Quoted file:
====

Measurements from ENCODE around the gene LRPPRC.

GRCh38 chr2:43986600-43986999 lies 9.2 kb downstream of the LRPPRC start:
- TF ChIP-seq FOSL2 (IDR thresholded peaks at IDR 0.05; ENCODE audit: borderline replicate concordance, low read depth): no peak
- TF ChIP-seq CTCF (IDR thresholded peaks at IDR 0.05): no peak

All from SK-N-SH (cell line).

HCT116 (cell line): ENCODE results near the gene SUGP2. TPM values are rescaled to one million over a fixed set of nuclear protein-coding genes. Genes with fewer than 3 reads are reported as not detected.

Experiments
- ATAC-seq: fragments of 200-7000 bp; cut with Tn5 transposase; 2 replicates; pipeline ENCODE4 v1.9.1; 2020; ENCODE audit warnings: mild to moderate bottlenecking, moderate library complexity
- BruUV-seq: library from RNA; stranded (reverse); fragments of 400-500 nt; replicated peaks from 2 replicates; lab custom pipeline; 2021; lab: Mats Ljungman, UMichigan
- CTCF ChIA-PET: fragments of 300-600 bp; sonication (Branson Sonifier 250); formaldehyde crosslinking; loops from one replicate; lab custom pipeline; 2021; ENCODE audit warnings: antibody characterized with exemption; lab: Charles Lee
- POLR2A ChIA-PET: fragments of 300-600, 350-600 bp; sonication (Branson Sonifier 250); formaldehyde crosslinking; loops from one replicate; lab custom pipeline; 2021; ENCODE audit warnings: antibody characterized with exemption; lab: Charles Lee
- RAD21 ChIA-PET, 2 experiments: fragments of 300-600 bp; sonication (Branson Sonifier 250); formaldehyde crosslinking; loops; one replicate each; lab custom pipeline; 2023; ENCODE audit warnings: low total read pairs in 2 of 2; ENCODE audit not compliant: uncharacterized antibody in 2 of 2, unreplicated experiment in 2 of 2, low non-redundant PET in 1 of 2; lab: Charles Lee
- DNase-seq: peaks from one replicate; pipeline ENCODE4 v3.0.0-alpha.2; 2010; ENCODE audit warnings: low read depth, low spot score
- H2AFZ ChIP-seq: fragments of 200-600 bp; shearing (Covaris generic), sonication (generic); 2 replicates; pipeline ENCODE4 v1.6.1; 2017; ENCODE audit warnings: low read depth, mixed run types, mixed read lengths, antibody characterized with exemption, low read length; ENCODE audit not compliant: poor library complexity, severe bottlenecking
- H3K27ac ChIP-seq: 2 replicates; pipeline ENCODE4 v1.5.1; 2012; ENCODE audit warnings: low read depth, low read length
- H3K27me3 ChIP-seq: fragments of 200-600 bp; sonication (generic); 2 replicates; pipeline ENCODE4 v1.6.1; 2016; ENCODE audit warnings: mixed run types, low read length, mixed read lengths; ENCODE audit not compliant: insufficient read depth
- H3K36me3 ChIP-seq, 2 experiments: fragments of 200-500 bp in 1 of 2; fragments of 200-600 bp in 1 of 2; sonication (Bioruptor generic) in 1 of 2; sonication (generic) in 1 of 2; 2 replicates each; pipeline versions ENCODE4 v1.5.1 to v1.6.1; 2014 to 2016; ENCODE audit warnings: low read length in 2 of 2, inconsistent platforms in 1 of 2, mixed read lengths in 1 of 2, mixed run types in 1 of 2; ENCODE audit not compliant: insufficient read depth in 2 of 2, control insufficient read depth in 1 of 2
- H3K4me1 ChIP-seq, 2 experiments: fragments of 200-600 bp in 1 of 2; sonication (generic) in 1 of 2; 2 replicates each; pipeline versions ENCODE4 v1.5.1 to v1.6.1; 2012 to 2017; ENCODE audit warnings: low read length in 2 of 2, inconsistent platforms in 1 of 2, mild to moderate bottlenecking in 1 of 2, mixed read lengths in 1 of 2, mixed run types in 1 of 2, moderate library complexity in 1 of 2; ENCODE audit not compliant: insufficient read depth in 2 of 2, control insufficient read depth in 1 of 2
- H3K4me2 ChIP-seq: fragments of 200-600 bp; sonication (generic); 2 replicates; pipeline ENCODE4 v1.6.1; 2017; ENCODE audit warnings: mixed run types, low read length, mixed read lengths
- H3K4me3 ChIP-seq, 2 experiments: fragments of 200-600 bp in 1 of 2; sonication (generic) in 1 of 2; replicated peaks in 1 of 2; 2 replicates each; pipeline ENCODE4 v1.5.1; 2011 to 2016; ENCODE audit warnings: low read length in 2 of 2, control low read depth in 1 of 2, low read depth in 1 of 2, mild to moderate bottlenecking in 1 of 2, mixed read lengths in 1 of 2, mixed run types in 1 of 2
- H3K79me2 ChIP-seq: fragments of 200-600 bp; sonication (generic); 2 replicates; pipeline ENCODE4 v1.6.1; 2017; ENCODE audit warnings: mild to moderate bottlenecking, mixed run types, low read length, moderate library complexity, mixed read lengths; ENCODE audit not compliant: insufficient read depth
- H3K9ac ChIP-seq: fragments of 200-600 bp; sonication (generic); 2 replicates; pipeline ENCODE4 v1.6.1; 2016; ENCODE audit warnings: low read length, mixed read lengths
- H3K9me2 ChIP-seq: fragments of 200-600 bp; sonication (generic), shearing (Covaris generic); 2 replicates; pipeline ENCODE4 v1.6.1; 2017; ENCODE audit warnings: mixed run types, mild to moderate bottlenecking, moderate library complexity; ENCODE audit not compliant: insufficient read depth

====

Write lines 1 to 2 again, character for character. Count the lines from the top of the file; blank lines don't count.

Measurements from ENCODE around the gene LRPPRC.

GRCh38 chr2:43986600-43986999 lies 9.2 kb downstream of the LRPPRC start: